On December 8, Fitch Ratings announced that “Latvia and Lithuania’s ratings are under pressure from the sharp deterioration in public finances.” (Bloomberg) The same agency also just cut its rating on Greek government bonds, and Standard and Poor's shifted its outlook for Spain's debt from "stable" to "negative."

All that less than three weeks after Dubai defaulted on its debt through its subsidiary Dubai World.

You can see a common theme in all these stories: too much debt. But the rating agencies haven't been the only ones forecasting trouble.

Three months ago, on September 18, EWI's Jason Farkas published his regular "Weekly Insight" column inside EWI's Currency and Interest Rates Specialty Services. Here is an excerpt:

Baltics Ready to Blow
We talked about the situation in the Baltics earlier this summer, but I would like to cover the topic again to highlight my belief that a devaluation of the Latvian currency is nearly certain. Although it hardly sounds as if that event could affect the global economy, history tells us otherwise; the tiny country of Latvia may signal the return of risk-avoidance in the region and beyond.

When we first covered the Baltics back in June, we focused on the similarities between present day Latvia and 1997 Thailand. Both countries had a pegged currency, and their respective governments' coffers were being drained by a defense of the peg. In Thailand, the abandonment of the peg led to the Asian contagion that swept across the globe rapidly and affected all emerging and developed markets. Latvia is coming perilously close to devaluation because its tax receipts, and thus its ability to defend the currency peg, are plummeting along with its economy.

The International Monetary Fund loaned Latvia 7.5B euros late last year, but banks loan you an umbrella when it's sunny and demand it back as it starts to rain. When the likelihood of currency devaluation becomes larger, lenders will typically withdraw capital from the region, which leaves businesses and consumers without access to credit. Although foreign banks continue to talk about a continuation of their lending operations, currency devaluation could change that instantly.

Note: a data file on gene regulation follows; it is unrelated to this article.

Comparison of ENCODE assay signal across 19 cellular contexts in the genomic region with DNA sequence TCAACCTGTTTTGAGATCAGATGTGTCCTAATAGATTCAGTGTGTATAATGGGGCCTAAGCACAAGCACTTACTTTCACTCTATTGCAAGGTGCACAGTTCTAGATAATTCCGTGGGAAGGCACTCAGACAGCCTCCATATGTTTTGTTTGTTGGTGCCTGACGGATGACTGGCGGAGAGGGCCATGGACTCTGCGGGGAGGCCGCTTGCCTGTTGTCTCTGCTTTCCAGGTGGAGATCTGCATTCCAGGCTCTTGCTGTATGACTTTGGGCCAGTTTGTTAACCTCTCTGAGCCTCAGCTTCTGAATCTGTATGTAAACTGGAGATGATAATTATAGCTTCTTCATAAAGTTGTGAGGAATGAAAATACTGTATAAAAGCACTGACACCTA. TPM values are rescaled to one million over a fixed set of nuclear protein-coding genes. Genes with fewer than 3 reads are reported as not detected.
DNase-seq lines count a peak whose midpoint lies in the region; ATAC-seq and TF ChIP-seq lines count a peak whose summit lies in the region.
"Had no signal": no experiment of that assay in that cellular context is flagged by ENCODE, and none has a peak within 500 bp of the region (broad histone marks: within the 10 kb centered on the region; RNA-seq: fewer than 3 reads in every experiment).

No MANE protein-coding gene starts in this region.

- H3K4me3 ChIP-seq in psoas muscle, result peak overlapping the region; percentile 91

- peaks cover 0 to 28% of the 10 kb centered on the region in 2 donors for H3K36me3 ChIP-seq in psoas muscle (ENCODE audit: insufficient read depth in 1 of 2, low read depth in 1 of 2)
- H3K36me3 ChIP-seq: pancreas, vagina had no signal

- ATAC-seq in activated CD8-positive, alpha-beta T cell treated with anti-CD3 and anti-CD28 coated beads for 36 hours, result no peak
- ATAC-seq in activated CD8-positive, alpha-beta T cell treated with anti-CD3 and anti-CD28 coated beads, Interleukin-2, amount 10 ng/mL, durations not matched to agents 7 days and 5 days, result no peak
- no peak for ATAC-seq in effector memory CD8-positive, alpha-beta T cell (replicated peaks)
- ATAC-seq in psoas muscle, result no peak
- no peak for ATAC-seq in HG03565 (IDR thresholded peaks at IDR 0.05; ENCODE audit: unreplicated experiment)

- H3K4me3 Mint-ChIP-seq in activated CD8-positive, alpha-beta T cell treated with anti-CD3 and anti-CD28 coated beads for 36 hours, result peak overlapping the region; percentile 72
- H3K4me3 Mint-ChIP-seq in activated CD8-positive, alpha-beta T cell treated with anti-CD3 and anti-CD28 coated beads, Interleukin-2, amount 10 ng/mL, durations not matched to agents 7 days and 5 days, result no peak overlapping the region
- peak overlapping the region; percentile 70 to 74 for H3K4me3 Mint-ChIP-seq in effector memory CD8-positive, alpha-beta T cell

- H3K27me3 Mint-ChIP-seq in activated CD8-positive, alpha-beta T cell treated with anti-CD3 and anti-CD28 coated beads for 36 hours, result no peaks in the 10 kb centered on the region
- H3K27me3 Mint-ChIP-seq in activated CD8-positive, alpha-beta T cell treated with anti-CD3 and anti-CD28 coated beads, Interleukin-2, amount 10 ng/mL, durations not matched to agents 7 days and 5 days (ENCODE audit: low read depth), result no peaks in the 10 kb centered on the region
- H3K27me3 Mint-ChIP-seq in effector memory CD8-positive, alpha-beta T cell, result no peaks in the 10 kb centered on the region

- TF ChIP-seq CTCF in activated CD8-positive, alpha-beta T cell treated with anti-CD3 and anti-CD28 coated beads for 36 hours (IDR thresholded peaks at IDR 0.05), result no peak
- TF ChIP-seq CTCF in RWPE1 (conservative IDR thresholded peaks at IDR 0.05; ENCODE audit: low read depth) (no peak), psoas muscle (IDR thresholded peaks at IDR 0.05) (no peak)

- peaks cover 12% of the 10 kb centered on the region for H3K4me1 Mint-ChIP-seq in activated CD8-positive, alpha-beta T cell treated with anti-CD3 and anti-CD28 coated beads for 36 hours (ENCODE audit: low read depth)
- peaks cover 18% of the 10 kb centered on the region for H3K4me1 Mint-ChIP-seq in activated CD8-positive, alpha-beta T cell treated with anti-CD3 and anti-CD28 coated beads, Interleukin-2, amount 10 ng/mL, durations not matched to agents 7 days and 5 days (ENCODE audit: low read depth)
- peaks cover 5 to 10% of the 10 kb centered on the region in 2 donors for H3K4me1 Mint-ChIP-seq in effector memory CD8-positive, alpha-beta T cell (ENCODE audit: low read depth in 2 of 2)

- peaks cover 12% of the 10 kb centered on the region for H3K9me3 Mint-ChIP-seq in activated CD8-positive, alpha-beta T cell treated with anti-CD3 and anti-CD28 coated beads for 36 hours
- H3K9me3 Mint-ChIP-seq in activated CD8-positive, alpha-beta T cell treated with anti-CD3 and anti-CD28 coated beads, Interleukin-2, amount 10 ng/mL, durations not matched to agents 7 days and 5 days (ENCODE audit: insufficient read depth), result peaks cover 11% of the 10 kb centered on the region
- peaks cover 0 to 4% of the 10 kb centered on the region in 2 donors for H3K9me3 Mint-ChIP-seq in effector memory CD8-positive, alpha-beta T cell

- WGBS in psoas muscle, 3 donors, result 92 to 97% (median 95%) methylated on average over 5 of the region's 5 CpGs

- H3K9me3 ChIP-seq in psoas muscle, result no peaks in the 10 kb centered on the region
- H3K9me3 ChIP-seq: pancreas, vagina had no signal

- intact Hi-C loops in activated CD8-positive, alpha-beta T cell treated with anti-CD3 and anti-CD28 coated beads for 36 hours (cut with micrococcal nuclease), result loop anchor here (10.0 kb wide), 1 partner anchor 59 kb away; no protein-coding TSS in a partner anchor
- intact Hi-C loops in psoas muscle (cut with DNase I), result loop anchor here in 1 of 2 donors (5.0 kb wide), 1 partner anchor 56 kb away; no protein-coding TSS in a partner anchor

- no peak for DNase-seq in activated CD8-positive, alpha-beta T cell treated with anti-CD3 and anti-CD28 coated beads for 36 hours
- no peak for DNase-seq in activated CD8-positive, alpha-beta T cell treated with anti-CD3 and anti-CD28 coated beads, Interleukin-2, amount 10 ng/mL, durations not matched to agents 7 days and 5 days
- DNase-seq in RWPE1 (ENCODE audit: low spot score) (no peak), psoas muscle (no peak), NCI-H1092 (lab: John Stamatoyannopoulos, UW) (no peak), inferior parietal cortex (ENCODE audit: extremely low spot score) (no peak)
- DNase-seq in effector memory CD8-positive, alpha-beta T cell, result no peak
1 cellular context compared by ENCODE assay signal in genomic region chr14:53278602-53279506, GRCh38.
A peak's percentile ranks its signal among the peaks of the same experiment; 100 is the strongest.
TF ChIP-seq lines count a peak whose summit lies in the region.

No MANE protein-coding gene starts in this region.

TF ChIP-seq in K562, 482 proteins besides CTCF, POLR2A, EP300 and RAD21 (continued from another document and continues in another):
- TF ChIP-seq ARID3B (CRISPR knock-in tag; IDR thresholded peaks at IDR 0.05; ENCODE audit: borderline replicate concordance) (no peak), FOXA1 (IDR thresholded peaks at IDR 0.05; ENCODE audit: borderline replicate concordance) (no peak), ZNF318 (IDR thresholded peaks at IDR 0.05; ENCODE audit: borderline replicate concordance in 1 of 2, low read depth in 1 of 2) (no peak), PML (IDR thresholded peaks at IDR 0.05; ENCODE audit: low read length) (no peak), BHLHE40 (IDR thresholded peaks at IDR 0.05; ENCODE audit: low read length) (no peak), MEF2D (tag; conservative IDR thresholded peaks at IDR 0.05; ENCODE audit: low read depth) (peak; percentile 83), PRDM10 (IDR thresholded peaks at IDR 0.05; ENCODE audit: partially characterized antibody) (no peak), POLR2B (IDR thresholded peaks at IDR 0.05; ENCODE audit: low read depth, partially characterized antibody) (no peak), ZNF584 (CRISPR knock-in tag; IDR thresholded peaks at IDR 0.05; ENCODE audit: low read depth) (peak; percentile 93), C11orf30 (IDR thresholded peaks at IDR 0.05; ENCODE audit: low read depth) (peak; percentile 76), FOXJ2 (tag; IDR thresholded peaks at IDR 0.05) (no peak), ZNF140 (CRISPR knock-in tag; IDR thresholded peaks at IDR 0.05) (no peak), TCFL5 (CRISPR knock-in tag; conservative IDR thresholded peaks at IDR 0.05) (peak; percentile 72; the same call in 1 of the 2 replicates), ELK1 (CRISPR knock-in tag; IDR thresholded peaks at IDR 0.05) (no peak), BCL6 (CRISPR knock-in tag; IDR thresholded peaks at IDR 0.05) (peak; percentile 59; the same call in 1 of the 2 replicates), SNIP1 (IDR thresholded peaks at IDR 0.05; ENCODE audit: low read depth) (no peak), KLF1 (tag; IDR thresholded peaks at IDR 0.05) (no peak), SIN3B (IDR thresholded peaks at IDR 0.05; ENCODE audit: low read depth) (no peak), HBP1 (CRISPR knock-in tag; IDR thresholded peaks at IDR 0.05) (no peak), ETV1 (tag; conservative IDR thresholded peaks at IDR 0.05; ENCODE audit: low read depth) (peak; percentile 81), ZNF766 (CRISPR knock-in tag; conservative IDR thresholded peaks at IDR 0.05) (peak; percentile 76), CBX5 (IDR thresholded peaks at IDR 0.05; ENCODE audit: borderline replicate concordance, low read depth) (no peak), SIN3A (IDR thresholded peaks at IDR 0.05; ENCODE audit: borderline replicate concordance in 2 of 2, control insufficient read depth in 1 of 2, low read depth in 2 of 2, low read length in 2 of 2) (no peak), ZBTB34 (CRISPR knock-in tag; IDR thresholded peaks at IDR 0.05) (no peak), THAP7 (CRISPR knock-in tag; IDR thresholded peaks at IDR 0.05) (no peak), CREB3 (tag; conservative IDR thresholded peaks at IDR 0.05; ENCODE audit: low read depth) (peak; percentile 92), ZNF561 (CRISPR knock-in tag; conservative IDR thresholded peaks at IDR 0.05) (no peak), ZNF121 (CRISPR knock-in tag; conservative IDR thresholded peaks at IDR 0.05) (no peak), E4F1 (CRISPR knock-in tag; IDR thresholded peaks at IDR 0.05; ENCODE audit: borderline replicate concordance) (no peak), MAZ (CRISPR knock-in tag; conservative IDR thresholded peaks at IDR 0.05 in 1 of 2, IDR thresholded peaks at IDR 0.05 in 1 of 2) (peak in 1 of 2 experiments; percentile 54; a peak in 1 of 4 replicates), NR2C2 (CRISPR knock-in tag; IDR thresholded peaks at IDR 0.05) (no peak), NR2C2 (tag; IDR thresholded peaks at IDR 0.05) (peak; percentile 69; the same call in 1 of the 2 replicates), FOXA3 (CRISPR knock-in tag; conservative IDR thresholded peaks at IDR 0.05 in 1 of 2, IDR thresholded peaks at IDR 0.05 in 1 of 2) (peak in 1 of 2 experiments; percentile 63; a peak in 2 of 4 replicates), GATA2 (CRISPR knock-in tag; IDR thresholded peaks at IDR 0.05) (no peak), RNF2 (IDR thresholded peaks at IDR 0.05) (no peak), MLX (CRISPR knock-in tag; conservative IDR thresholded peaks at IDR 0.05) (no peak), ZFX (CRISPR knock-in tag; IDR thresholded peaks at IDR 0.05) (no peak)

Since 90% of Latvian loans are denominated in foreign currency, devaluation would make debt repayment impossible. Swedbank, the largest lender in Latvia, recently noted that 54% of its mortgage loans are underwater. Those are problems for the lender as much as the borrower, and devaluation would force banks to curtail loans as a replay of the 1930 Great Depression European banking crisis begins.

The OMX-Baltic Benchmark Index tracks stocks from Latvia, Estonia and Lithuania. All three countries are on the brink of devaluation as a result of economic turmoil, and devaluation in one would quickly spread to the others and throughout the region (Belarus, Ukraine, Bulgaria, the Czech Republic, Hungary and the Balkans). The Latvian currency is also showing signs of a potential turn.

A five-wave rally in USD/LVL ran from April 2008 into October 2008 unfolded as the USD gained 33% versus the Latvian Lat. The rally coincided with increased devaluation talk. Since that time, as devaluation talk receded, a three-wave corrective decline has unfolded. From here, basic Elliott wave analysis suggests a new five-wave advance to begin, probably as devaluation becomes reality.

It seems likely that we’ll see the USD/LVL begin to rally prior to headlines of problems in Latvia and the Baltic region, so watching the pair closely is advised. Once a turn has been made, one potential powder keg of problems will be ready to blow.

source HERE

Posted by Mr Thx Friday, December 11, 2009


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